Leif Sorbye interview
February 15, 1999
by Steph Perry
Lief Sorbye founded Tempest over 10 years ago. As Lief puts it, “Tempest is a rock band that plays electric folk music.” The band’s line up has had many changes over the years, the only remaining founding member besides Sorbye is the drummer. The group gained momentum as a live act and still performs extensively each year. Tempest enjoys performing at festivals and has a dedicated fan base. Lief called me from his home in the San Francisco bay area to talk about Tempest’s new album, his side project Caliban, and what it’s like to develop a new instrument, “It’s like an evolution. You get into exploring uncharted territory musically, and then you get the instruments crafted to fit that exploration. It goes hand in hand: with developing the music, is also developing the tools to play the music.”
The latest incarnation of Tempest includes Lief Sorbye (lead vocals, mandolin, octave mandola, flute), Michael Mullen (fiddle, violin, vocals), Adolfo Lazo (drums) Dave Parnall (guitars), and John Land (bass, vocals). Their current album, “The Tenth Anniversary Compilation”, was released on Magna Carta records in the latter part of 1998. Check out tempestmusic.com for biographical and touring info.
How has the fan response been so far for the 10th anniversary record?
It’s been really good, actually. It was an album that was custom made for the existing fan base. It was songs from our back catalog that’s difficult to get these days. This is our seventh release, and the first four of them are now really difficult to get, but the fans are still requesting songs from those albums live, and so it was a token to them to re-record them with the new line up. So it was a way to service our fan base as well as give some of this old material a new injection of energy. People want to buy what they hear on stage, you know? That’s the nature of the game for us because we do a good hundred shows on the road a year.
What’s the status of the next studio album?
We just barely started working on new material. We’ve written a handful of new things but we yet haven’t arranged it, so I’d say by the earliest, the end of the year maybe the beginning of next year we’ll be ready to record another album. We’ve been fairly prolific in the studio. Since we signed with Magna Carta, I’ve released four albums since 1996. The road work and the live work and all the business connected with it takes up 90% of my time, but we’re looking at always working towards the next record.
Why did you and Michael form Caliban?
Tempest is a funny band in that we have one foot in the rock and roll world, and one foot in the folk world. So we kind of cater to two styles of venues. We cater to the sit down listening houses that usually combine the acoustic and traditional music, and then we cater to the rock and roll clubs that are a whole other voltage, you know? A lot of times you get requests from smaller venues that can’t accommodate our needs for sound and everything else, but I want to be able to give them something. So we started doing acoustic duo gigs as a supply and demand type of situation. I’m a working musician and play an average of 15-20 dates every month. So, for me, it’s a way to keep busy and make money and have plenty of work. Michael and I can go out and do mid-week gigs around Northern California when Tempest is not on the road. It helps me to play the source material in a more intimate acoustic setting and kind of stick closer to the traditional way of playing the music. It gives me a lot more background to arrange it for a rock band.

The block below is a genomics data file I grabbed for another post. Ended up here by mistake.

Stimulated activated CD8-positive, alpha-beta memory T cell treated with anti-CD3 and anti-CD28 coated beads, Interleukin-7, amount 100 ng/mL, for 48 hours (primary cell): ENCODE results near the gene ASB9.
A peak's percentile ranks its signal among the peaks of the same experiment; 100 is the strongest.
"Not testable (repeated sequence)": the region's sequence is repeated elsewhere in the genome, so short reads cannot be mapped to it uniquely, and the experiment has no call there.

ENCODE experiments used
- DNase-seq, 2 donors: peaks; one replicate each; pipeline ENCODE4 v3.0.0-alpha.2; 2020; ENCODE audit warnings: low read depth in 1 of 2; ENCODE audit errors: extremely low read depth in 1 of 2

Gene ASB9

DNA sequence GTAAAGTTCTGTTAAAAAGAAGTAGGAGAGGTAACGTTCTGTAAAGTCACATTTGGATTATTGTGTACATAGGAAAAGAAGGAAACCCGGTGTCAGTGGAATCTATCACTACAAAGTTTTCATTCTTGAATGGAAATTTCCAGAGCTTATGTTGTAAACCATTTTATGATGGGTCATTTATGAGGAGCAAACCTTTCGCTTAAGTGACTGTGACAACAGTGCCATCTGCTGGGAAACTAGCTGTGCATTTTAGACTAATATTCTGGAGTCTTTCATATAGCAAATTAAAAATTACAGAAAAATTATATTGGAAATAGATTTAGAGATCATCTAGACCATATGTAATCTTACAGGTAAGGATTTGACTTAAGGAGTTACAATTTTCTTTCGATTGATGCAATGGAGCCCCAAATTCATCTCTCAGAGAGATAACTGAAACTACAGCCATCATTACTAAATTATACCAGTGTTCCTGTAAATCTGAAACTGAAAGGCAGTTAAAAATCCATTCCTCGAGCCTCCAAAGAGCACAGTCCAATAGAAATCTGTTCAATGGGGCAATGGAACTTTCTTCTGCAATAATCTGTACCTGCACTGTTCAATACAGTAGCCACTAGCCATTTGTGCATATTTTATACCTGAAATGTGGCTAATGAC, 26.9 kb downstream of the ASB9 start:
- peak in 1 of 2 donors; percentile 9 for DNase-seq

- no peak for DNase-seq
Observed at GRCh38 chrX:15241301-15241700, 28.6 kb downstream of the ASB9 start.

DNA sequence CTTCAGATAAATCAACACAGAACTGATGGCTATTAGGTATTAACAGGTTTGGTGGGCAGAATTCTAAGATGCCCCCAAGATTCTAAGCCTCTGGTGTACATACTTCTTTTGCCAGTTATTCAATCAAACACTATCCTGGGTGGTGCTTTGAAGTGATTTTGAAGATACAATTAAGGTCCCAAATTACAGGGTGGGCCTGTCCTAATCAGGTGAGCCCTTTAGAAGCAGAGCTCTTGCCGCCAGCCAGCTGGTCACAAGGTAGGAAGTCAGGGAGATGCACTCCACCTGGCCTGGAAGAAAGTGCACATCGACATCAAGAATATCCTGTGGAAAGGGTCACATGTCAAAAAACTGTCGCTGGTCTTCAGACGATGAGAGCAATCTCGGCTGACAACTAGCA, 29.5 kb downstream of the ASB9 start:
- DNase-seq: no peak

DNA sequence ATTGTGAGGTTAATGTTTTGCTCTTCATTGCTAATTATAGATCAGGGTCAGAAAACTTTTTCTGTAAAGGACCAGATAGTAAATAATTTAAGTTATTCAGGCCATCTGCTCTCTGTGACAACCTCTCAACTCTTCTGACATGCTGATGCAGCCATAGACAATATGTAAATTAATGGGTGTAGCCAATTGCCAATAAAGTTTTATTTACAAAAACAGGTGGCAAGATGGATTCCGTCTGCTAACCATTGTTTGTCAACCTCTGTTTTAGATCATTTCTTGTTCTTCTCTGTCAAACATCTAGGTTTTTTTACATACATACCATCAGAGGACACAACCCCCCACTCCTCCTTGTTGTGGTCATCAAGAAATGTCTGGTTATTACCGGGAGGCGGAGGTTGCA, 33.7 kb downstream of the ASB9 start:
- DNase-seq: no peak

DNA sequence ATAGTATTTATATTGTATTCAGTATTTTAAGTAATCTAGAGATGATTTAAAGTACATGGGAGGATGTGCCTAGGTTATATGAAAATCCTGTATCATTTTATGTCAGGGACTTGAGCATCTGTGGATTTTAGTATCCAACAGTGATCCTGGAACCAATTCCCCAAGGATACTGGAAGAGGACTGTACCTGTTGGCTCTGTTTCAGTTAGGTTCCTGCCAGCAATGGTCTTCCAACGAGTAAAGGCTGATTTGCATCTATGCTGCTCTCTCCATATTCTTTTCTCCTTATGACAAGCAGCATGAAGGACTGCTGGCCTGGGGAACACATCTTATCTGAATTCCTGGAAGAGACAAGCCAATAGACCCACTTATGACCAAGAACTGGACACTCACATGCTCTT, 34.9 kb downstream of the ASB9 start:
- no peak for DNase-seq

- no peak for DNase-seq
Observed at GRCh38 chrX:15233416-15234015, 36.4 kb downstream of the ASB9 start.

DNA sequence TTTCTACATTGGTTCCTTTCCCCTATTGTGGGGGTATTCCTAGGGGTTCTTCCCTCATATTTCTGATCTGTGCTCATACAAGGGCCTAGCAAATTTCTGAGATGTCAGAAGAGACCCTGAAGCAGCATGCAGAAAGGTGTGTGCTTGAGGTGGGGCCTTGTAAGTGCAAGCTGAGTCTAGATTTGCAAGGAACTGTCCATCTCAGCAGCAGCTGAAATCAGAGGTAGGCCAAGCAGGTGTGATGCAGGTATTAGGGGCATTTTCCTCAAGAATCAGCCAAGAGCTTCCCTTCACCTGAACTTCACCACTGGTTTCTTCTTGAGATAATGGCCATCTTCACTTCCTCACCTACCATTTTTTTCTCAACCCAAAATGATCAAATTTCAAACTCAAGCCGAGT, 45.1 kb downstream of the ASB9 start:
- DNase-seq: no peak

Did you enjoy your work on the “To Cry You A Song” Jethro Tull tribute?
It was actually pretty fun. I just played with Glenn Cornick yesterday. He was the original bass player for Tull. We talked about it last night! He enjoyed it too. I thought it was a fun project and I thought it came across pretty good.
Were you entitled to pick the songs you worked on or did someone ask you to do certain songs?
I picked them. What happened is, Tempest had played “Locomotive Breath” on the tribute album, and we had played that song live many times, years ago, as an encore. So we kind of knew the song would work. I also did “Mother Goose” as a solo for the tribute project, and that was a song that I’ve done live, and we added it to Caliban’s repertoire after I recorded it for the tribute album. It was all stuff I’d been familiar with, you know? It was kind of fun and light, and not a very serious thing. I think that came across on the tribute album too. I have a little bit of an affection for that particular tribute album.
How did you come up with the idea for a double-neck electric mandolin?
It was a convenience type of situation. When I started the band, I used my acoustic instruments and I didn’t cut through the wall of sound then that we were producing on stage. So I was able to find some electric mandolins. But I play an octave mandola and a mandolin, and I figured I needed something custom made. Instead of having two instruments made, and have to switch back and forth all the time, I got the two necks on one body. Out of that came a whole new style of playing for me, all of a sudden I had two necks to my disposal, and I could go back and forth within the same piece of music. It became it’s own instrument. As we speak I’m getting an acoustic double-neck made, hopefully I’ll have it by March 21st, I’ve been working on getting that designed for me in Britain. It’s become like a style for me that I developed out of sheer convenience to have something to work with within Tempest. You know, Tempest is kind of my brain child and my vision and I kind of have to find the right instrument to project what I wanted. The band kind of developed the instrument for me, you could put it that way.